The queen-sized mattress is somewhat of the centerpiece of the interior, what with its dominance of the front end of the trailer. Sleeping is made easy thanks to the retractible bug-proof screens that pull down across the windows; with two big windows on either side of the bed and the crossbreed that comes with them, you can sleep with a peace you’ve never known before…at least, so long as it’s not unpleasantly warm and still outside, as it was a couple of nights during my trip. (That’s when the air conditioner comes in handy.)
Any chefs who normally feel constrained by the weaknesses of a camp kitchen will find a happy home-away-from-home here, as the HQ19 comes ready to cook. For starters, there’s no induction stove B.S. to deal with here; this Black Series packs three gas stovetop burners and a gas-powered oven, with a microwave to boot. The fridge and freezer are well-sized to hold food and drink for two people for several days, and more than capable of holding a nice cold temperature — at least, when connected to shore power. Left to run off the solar panels and batteries, the fridge warmed up a little — but with a full load of already-cool items inside to help maintain temperature, everything stayed quite chill even over the course of a 12-hour drive. (Still, if I were planning on spending a few days off-grid, I might invest in a big Yeti for added cold storage.)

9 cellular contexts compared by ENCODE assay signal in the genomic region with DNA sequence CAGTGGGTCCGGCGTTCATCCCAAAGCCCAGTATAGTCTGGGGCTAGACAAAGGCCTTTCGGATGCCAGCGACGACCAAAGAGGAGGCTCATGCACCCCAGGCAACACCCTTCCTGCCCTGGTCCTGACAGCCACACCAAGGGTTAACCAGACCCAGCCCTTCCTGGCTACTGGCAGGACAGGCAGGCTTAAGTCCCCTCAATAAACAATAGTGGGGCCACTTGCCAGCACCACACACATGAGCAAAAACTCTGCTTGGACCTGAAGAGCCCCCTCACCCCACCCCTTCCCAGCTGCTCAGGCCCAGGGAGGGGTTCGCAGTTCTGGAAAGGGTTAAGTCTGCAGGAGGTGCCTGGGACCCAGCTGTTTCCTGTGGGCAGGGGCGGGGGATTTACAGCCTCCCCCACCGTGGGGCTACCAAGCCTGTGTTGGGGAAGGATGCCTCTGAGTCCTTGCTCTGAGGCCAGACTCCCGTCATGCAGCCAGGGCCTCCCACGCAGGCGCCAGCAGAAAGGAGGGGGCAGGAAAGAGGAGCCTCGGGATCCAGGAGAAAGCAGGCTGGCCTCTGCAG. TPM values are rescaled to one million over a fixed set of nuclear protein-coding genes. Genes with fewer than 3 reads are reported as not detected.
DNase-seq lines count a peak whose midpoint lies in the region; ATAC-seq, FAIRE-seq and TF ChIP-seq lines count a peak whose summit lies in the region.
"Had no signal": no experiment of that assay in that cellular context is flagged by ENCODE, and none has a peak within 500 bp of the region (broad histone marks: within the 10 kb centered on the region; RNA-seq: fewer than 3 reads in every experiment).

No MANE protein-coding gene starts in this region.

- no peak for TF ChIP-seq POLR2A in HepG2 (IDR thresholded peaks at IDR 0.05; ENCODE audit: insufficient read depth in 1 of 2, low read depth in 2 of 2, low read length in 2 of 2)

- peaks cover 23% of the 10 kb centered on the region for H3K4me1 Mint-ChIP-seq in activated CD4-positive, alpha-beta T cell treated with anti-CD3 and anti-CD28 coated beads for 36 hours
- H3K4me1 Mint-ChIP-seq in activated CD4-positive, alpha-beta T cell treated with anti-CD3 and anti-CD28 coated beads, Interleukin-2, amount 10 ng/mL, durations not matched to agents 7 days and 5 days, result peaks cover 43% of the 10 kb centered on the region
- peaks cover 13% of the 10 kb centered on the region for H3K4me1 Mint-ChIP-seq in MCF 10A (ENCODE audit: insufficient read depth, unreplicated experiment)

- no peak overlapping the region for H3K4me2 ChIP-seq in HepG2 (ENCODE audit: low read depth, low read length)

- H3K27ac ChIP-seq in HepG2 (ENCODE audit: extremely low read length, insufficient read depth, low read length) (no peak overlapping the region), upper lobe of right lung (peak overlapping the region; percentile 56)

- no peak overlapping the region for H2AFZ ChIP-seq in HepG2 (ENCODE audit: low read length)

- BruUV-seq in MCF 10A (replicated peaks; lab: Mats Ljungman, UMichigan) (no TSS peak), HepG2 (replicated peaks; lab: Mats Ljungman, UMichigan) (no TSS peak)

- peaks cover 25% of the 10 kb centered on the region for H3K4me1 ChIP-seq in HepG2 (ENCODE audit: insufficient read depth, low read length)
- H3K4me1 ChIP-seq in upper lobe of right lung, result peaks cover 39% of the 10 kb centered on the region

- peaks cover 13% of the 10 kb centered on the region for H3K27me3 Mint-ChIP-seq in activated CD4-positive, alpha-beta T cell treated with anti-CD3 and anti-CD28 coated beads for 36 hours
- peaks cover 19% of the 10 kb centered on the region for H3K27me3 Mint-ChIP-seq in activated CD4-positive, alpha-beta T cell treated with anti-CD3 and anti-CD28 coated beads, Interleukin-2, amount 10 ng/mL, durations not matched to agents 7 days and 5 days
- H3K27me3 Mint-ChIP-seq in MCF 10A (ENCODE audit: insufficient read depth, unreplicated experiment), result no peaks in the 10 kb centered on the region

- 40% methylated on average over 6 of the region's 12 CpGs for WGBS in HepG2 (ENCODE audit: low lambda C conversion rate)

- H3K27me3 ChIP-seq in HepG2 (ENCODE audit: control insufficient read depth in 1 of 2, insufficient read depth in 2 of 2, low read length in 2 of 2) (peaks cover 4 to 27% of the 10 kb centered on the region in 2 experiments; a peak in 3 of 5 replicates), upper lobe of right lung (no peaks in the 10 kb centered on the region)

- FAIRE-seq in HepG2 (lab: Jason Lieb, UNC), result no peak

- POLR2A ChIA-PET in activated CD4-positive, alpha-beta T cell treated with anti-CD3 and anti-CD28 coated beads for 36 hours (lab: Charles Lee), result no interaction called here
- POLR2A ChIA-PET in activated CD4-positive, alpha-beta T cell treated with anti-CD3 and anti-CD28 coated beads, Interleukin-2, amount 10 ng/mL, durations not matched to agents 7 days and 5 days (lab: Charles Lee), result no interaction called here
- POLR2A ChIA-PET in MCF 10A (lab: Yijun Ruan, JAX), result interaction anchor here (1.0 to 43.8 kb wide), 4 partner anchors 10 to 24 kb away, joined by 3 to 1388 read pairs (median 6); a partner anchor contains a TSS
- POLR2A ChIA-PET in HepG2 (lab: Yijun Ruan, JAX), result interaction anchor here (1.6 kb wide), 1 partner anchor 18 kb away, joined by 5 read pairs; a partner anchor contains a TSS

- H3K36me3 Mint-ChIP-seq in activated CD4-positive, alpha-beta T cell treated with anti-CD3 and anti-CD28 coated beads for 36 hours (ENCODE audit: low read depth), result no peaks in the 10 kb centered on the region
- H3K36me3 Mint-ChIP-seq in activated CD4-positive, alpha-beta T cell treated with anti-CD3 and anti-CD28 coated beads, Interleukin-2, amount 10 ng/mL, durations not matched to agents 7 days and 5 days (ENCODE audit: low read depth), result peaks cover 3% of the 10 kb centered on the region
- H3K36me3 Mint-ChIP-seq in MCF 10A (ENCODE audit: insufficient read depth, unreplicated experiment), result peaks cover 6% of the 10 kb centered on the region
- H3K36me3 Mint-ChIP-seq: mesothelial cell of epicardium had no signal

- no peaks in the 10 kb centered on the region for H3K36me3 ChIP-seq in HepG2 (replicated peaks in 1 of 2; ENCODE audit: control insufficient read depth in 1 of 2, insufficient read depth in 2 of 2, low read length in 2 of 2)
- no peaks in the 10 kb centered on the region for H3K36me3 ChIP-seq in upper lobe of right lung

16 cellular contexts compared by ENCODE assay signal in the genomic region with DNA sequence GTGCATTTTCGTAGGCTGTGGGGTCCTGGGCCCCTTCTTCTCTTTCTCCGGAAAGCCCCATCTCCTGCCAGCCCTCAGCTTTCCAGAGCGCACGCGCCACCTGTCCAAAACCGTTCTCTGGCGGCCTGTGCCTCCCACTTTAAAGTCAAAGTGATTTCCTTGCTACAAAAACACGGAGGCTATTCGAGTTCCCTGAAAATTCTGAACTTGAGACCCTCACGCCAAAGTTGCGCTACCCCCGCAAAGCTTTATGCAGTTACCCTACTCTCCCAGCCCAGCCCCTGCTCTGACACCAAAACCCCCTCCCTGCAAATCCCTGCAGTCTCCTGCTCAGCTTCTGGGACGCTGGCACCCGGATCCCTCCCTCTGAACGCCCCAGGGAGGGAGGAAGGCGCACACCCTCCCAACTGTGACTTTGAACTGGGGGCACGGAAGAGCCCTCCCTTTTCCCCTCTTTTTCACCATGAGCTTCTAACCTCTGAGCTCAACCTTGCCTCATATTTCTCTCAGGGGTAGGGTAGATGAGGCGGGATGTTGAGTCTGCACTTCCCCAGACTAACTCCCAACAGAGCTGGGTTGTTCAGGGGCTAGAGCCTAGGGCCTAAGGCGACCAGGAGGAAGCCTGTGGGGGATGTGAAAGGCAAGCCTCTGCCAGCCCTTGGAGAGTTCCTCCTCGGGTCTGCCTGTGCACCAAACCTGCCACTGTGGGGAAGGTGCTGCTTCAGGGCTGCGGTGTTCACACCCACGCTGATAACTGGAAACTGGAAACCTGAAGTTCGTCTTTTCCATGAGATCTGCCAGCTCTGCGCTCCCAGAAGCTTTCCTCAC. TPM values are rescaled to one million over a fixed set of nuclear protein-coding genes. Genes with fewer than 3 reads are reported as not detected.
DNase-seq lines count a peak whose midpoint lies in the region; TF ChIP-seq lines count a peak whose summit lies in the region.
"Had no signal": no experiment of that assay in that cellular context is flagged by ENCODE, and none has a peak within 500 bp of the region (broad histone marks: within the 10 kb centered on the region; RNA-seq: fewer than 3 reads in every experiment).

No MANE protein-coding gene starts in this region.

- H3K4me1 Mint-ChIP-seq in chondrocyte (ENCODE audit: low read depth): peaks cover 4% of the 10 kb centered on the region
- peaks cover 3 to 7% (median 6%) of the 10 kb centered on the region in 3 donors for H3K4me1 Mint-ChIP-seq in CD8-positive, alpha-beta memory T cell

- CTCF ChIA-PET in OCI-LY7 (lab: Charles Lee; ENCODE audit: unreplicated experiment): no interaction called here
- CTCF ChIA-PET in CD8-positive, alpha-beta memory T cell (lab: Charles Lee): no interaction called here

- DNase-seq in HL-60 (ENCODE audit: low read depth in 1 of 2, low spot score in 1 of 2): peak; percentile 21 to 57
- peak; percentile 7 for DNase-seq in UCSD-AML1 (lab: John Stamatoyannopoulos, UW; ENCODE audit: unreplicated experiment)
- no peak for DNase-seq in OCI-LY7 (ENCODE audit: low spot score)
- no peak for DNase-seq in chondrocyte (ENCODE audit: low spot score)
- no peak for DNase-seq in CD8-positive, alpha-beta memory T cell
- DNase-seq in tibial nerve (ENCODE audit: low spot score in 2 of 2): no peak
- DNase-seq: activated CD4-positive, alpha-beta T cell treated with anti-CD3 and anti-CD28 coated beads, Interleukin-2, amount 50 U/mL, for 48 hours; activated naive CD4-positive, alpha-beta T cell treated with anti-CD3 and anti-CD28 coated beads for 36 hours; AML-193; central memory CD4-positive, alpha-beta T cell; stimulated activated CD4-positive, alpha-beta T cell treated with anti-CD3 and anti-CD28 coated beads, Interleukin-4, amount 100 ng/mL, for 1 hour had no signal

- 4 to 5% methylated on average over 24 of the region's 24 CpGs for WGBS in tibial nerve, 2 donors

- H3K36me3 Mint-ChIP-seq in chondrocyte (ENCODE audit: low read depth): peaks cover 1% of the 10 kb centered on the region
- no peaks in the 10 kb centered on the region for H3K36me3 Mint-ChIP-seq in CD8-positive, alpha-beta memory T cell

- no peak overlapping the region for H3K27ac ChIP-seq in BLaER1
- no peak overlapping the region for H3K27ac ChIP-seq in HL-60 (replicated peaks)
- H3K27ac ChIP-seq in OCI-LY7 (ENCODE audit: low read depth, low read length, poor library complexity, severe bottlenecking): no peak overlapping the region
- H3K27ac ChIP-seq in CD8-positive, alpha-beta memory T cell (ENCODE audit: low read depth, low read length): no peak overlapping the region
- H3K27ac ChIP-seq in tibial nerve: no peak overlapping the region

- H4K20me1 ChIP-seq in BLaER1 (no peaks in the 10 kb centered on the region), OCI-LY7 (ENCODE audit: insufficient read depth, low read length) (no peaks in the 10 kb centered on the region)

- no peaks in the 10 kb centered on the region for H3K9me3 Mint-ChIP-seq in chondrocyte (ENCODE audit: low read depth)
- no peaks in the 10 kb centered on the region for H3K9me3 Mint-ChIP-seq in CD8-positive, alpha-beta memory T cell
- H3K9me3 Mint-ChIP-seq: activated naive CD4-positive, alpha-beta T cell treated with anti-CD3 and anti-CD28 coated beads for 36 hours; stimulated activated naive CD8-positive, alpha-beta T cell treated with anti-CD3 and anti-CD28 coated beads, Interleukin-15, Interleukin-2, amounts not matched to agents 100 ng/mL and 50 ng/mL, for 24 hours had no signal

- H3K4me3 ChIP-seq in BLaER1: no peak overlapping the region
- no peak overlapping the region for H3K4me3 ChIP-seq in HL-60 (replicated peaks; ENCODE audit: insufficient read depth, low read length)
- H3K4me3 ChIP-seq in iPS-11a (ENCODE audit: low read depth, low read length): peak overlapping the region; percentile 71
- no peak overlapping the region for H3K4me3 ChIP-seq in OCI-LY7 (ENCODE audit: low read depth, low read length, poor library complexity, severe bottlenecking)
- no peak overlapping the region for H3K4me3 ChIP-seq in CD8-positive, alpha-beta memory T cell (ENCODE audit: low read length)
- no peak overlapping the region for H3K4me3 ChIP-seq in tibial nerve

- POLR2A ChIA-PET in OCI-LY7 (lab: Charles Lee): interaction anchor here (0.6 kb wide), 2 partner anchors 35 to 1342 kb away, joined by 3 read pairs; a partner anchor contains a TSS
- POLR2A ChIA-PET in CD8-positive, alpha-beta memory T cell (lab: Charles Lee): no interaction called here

Much like a boat, storage areas are scattered far and wide across the interior, with places to stow gear tucked away in all sorts of places. The “bedroom,” shall we say, boasts closets on either side of the mattress that even offer room to hang shirts and pants, while a deep cabinet above the headboard has space for a couple to bring well over a week’s worth of delicates, unmentionables and other garments that are happy being folded. There’s storage above the kitchen, storage above the dining area, and plenty of space in the bathroom. There’s even a secret hidey-hole under the mattress, in case you need a place to stash anything somewhat out of the way.
Oh, and this can’t be overstated: having a separate bathroom, with separate, standalone features, is a dream come true. Sure, the shower isn’t big — think upright coffin, but less claustrophobic — but the six-gallon water heater and 50-gallon fresh water tank means you can take honest-to-God warm showers like you always dreamed of while camping. And having a full-size toilet that doesn’t share space with sink or shower? Delightful.